Formed in the latter half of the 2000s, Clay Hips – which consists of Andrew Leavitt and Kenji Kitahama – was a recapitulation of an earlier project, San Francisco-based band, the Fairways.
After that band broke up, the members parted ways, with Kitahama moving Berlin, and then Munich, and losing touch with Leavitt. But as coincidence would have it, he thought of his old bandmate and emailed him sometime around 2007, asking him if he’d consider rekindling their musical relationship. Only this time, it entailed a long-distance collaboration.
The same week he sent the email, Leavitt – who lives in Dublin now – was preparing for a move to Helsinki, and the two decided to give it a try. And although it was still long-distance, being on the same continent made it so the two could get together more frequently.
That frequency averages out to getting together once a year, but thankfully, technology has allowed the two to write songs in spite of the separation, even if it’s still slower-going than with bands who live close to one another.
“It takes a really long time,” Kitahama admitted, sharing that sometimes relying on computers to send song ideas back and forth can take its toll on him. “That’s one thing that I really miss about having Andrew, like, present, when we’re actually writing songs is that, like, this sort of feedback or this communication that’s really instantaneous and that we don’t really have through email.”
But at the same time, it helps the two keeps things in perspective. Particularly when they do meet up to practice and record, they don’t take their time together for granted.
“[With] the immediacy of face-to-face interaction…you end up being a lot more focused,” Leavitt said.
The two recently had a chance to introduce the songs they’ve been working on to the public; last month, Clay Hips played at the Indie Pop Days Festival, in a show that marked the band’s live performance debut.
To prepare for the show, they enlisted the help of two friends from San Francisco: Yoshi Nakamoto and Suresh Chacko. Nakamoto currently lives in Berlin, whereas Chacko had to fly to Germany for the show, but the friends gathered in a practice space in Munich and spent a few days throwing the songs together as a four-piece, before taking the stage.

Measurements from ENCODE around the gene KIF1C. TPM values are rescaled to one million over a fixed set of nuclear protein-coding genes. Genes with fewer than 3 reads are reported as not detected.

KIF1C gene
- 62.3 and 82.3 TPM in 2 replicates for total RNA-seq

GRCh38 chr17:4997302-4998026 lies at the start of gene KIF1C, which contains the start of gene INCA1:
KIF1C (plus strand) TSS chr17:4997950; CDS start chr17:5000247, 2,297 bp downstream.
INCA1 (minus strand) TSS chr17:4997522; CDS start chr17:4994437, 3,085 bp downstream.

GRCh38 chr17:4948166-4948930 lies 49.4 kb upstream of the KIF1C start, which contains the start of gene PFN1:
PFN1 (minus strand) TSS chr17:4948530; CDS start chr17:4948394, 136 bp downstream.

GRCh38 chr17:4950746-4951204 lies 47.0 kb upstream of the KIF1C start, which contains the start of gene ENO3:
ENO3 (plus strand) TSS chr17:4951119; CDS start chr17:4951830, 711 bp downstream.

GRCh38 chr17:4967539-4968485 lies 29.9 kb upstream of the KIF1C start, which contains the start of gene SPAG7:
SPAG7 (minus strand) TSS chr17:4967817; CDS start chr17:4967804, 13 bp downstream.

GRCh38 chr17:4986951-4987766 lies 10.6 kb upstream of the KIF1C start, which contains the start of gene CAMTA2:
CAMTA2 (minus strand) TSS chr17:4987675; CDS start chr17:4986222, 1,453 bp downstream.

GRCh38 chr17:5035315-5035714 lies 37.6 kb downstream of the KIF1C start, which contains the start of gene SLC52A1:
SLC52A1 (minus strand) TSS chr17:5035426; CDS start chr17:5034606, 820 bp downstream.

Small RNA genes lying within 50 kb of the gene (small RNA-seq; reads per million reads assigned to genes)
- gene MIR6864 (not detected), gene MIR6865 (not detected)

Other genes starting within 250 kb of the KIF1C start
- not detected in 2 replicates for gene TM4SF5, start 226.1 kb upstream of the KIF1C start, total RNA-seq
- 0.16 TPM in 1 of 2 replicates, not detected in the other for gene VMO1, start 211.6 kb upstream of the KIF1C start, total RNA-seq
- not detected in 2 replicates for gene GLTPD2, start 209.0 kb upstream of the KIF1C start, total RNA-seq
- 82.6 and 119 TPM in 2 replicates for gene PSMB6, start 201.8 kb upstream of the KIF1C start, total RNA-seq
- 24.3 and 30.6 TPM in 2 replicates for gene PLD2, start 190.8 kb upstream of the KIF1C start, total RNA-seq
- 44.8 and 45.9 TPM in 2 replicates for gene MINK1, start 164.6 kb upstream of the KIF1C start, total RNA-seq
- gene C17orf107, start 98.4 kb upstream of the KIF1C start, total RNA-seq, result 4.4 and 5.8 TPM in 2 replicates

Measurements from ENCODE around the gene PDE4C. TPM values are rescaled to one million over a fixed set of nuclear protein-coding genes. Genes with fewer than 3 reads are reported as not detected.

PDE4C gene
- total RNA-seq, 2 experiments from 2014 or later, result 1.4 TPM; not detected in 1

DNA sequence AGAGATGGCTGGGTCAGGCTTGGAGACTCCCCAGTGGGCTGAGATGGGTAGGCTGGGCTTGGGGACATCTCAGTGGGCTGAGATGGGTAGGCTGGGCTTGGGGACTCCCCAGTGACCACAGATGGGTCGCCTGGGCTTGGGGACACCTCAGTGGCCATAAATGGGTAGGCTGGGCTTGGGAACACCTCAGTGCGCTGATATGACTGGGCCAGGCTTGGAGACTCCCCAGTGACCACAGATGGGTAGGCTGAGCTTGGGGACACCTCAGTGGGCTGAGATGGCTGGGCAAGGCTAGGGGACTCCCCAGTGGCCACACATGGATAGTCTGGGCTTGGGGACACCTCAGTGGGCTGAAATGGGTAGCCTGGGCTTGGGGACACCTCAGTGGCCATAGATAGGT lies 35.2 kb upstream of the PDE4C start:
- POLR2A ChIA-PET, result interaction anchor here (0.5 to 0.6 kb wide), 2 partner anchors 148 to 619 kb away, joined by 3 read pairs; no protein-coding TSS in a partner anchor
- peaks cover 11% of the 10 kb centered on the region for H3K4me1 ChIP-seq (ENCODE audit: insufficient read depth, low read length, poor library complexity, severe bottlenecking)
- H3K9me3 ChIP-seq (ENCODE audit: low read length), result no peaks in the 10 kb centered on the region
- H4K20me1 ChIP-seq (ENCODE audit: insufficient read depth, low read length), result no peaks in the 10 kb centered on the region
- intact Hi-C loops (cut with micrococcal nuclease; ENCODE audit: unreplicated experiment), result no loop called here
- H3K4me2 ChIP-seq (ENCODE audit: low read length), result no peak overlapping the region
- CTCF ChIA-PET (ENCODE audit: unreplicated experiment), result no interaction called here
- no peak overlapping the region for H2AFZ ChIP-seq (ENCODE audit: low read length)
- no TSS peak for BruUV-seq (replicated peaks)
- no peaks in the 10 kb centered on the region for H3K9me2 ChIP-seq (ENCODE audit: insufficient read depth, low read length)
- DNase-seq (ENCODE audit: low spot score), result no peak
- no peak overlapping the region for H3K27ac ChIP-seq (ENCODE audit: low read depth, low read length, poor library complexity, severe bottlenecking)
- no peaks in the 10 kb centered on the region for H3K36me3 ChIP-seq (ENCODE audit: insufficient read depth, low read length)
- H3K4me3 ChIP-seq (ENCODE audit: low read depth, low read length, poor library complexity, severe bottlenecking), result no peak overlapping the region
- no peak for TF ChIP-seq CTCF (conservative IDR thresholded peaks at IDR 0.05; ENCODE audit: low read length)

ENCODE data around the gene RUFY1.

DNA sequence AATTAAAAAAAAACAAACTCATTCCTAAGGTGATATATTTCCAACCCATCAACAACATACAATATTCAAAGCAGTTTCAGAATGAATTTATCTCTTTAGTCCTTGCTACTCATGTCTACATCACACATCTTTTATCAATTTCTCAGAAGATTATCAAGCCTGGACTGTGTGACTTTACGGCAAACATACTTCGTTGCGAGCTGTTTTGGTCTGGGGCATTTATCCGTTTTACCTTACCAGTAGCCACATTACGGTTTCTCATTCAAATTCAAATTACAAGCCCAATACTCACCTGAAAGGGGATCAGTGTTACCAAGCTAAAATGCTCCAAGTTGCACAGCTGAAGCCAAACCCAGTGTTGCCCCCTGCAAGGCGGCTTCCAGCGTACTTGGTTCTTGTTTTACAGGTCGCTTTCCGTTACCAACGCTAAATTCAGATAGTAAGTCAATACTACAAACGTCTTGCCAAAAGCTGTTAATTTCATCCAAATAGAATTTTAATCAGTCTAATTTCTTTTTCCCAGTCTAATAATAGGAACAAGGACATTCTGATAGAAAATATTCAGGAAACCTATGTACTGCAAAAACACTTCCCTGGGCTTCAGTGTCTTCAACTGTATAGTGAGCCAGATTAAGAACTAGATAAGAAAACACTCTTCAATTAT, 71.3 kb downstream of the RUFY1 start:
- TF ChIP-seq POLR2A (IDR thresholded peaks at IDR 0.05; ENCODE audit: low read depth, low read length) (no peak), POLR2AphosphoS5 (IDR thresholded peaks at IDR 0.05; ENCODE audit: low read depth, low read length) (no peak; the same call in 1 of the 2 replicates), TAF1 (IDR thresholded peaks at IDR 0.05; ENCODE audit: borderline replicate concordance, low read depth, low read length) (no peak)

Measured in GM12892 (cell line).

“It’s kind of hard to, like, transpose songs that we’ve written as a pair and apply it to a full band because we’ve never done that before,” Kitahama said, highlighting the biggest challenge involved in playing live.
But at the same time, being able to hear those songs take on a new shape and sound was just the next step for the duo, in that it reaffirmed what they’ve spent the past four years working on.
“It’s definitely a lot more immediately satisfying to play songs with a full band,” Leavitt said.
“It’s also help to have a live band to work out the arrangements because it takes longer to figure out how we’re actually going to implement, you know, percussive stuff and bass and keyboards and…other sounds,” Kitahama added.
Although Clay Hips has no official recordings, the two have been recording songs as they go, a process which, Kitahama shared, knows no bounds.
“I enjoy recording because there’s just like…an unlimited palatte of things…you can just layer and layer and layer,” he said. “I think that’s really advantageous.”
And in some sense, having those songs as something to turn to is reward in and of itself, even if Leavitt and Kitahama are the only ones who hear them.
“I like when I burn a backup DVD for something that’s totally finished and I throw away like all of the extra files,” Leavitt, who has worked for years a recording engineer, said. “That’s my favourite, ’cause it’s just like, ‘OK this thing is totally done. We’re not gonna go back and tweak anything. We’re done with it. We totally finished something.’ That’s when I have the most personal satisfaction.”
As for Kitahama, he said that it makes him happy just to know that people enjoy what, for him and Leavitt, has been a labour of love.
“I feel like I’ve been really lucky just meeting Andrew and being able to sort of find someone that I can actually communicate on this sort of musical level, if you will,” he said. “It’s not easy to find someone like that.”